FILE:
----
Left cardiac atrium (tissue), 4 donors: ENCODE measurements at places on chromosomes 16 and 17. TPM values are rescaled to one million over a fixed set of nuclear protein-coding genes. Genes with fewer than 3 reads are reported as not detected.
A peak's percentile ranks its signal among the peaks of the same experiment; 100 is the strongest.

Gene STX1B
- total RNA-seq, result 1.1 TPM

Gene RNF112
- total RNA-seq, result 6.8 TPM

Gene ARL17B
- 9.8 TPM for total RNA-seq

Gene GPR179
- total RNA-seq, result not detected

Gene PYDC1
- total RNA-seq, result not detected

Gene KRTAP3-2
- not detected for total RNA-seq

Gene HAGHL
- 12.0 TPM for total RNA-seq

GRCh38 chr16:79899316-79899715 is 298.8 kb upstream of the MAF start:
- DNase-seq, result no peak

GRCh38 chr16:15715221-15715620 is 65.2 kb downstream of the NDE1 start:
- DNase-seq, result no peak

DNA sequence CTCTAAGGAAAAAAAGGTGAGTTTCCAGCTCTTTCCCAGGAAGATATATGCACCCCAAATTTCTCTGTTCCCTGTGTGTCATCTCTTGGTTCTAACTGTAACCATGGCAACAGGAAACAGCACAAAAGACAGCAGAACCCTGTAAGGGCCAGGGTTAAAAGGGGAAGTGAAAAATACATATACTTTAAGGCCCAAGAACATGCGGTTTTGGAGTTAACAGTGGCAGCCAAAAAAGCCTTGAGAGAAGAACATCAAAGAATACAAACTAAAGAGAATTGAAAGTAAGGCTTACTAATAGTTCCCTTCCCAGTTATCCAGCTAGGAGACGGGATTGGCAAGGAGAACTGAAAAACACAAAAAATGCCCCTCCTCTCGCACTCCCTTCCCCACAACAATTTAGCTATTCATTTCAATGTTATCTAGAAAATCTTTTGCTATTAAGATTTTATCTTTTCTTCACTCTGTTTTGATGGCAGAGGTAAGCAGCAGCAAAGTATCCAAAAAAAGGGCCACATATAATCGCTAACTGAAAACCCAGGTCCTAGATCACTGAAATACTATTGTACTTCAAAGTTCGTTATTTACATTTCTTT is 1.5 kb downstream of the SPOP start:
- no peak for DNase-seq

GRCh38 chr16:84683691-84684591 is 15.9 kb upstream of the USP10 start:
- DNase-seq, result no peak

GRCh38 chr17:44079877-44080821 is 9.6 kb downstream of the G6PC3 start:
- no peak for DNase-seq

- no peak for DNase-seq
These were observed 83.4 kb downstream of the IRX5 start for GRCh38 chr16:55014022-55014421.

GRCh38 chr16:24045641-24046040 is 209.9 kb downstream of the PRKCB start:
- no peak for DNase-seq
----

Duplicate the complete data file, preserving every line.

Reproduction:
Left cardiac atrium (tissue), 4 donors: ENCODE measurements at places on chromosomes 16 and 17. TPM values are rescaled to one million over a fixed set of nuclear protein-coding genes. Genes with fewer than 3 reads are reported as not detected.
A peak's percentile ranks its signal among the peaks of the same experiment; 100 is the strongest.

Gene STX1B
- total RNA-seq, result 1.1 TPM

Gene RNF112
- total RNA-seq, result 6.8 TPM

Gene ARL17B
- 9.8 TPM for total RNA-seq

Gene GPR179
- total RNA-seq, result not detected

Gene PYDC1
- total RNA-seq, result not detected

Gene KRTAP3-2
- not detected for total RNA-seq

Gene HAGHL
- 12.0 TPM for total RNA-seq

GRCh38 chr16:79899316-79899715 is 298.8 kb upstream of the MAF start:
- DNase-seq, result no peak

GRCh38 chr16:15715221-15715620 is 65.2 kb downstream of the NDE1 start:
- DNase-seq, result no peak

DNA sequence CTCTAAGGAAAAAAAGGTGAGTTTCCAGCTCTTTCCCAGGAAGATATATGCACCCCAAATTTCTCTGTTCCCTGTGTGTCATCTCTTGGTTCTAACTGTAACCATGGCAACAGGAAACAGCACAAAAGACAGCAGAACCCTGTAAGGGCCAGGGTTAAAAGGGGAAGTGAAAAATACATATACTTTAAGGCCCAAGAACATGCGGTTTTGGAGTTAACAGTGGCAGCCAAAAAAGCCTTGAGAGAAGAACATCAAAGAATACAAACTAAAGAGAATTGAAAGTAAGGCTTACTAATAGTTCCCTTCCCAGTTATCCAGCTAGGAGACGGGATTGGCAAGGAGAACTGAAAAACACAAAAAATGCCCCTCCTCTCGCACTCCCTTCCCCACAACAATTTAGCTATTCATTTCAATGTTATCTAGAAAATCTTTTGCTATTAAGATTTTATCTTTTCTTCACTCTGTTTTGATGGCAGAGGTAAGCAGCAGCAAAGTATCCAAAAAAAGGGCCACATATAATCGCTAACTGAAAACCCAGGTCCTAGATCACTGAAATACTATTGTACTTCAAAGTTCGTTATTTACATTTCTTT is 1.5 kb downstream of the SPOP start:
- no peak for DNase-seq

GRCh38 chr16:84683691-84684591 is 15.9 kb upstream of the USP10 start:
- DNase-seq, result no peak

GRCh38 chr17:44079877-44080821 is 9.6 kb downstream of the G6PC3 start:
- no peak for DNase-seq

- no peak for DNase-seq
These were observed 83.4 kb downstream of the IRX5 start for GRCh38 chr16:55014022-55014421.

GRCh38 chr16:24045641-24046040 is 209.9 kb downstream of the PRKCB start:
- no peak for DNase-seq